Bilingual in Chile – An Impossible Dream?
by Professor Thomas Jerome Baker
Review by Owen Jones
‘Bilingual in Chile’ is a technical treatise, I hope that’s the correct phrase, something that I haven’t read for several decades, but I wanted to read it because it is on a subject that has been close to my heart for even several decades longer than that.
That makes sixty years, right? Well, in that case I’m six years out, but it’s close enough. You see, I grew up in an English-speaking family in Wales, where it was compulsory to learn Welsh in school. So when I started school at six years of age, I couldn’t understand why they were making me speak gobbledygook.
I learned that it was the original language of my country, liked my teacher and so had fun learning it. I had no idea at the time, what an effect starting to learn languages from such an early age would have upon my life.
I have been fluent in seven languages and am now learning Thai and have lived abroad comfortably for half of my life. Starting to learn languages so young dissolved the fear of doing it before I remember having it, but perhaps I never did.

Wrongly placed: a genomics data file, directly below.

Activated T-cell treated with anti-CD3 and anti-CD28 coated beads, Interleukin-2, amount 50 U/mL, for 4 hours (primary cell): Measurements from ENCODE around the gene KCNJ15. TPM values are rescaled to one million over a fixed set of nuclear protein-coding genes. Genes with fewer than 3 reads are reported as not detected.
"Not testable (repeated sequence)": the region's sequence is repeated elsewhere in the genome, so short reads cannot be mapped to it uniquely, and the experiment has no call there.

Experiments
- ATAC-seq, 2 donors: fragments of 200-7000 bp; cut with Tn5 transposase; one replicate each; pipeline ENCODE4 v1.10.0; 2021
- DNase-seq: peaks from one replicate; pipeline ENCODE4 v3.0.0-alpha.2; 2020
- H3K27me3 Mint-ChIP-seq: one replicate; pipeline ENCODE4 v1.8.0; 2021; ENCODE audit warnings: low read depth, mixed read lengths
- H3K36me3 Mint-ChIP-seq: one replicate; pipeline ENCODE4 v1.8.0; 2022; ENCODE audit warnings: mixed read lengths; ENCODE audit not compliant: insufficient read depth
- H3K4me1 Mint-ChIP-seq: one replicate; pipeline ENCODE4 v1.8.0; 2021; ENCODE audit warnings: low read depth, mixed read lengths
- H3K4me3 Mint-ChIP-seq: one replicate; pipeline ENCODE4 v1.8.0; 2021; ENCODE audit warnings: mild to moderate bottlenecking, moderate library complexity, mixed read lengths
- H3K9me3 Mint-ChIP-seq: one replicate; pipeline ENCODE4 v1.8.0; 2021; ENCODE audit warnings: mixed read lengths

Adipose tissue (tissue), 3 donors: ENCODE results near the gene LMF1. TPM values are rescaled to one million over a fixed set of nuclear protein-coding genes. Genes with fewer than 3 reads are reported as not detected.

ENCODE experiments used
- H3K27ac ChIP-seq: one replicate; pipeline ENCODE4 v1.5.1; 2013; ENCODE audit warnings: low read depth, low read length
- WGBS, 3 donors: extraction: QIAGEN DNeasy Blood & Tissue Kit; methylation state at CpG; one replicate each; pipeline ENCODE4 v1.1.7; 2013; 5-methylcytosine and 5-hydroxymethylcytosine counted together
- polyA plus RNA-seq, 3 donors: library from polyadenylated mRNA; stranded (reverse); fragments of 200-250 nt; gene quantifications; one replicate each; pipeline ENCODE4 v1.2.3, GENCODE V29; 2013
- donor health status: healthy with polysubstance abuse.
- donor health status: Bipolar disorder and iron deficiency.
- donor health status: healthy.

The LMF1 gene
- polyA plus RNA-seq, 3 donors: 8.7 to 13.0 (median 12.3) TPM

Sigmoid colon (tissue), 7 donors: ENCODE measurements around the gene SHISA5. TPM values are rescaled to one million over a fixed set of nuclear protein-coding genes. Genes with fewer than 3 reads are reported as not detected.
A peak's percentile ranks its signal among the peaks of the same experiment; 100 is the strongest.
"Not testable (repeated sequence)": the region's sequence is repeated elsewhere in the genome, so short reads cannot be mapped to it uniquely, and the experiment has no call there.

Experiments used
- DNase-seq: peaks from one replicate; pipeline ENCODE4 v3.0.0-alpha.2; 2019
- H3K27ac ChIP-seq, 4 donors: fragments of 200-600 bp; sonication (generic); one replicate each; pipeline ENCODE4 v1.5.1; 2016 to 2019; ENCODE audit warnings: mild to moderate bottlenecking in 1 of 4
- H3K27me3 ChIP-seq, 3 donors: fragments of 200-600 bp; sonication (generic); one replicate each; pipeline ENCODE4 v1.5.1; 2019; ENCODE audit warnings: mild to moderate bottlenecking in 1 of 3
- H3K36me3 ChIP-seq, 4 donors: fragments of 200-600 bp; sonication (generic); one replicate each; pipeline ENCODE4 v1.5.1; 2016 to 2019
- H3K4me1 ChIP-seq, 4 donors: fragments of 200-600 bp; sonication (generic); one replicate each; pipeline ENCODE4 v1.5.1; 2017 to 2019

I have never seen what I just expressed anywhere except in Baker’s book and he makes the point very cogently.
Baker uses copious references and block quotes from other experts in the field to support his theories, proposed solutions and ideas, in a way that makes the flow of his argument easy to follow.
I have some knowledge of schooling in Thailand and can see how much, if not all, of this book can be applied to this country as well.
If you are interested in languages, teaching them or speaking them, or in their relevance to a local or even national economy, then I am sure that you will find ‘Bilingual in Chile – An Impossible Dream?’ interesting.
My only criticisms do not concern the content of ‘Bilingual in Chile – An Impossible Dream?’, but of the format and they make the book unnecessarily confusing.
Firstly, in the foreword, Baker refers to the publication as a book, but within the book, he refers to some chapters as posts, betraying the possible original construction of the book. This is further borne out by adverts appearing in the post-chapters, which would be more fitting at the very end of the book. Secondly, there seem to be three different covers.
Review only, of ‘Bilingual in Chile’ by +Owen Jones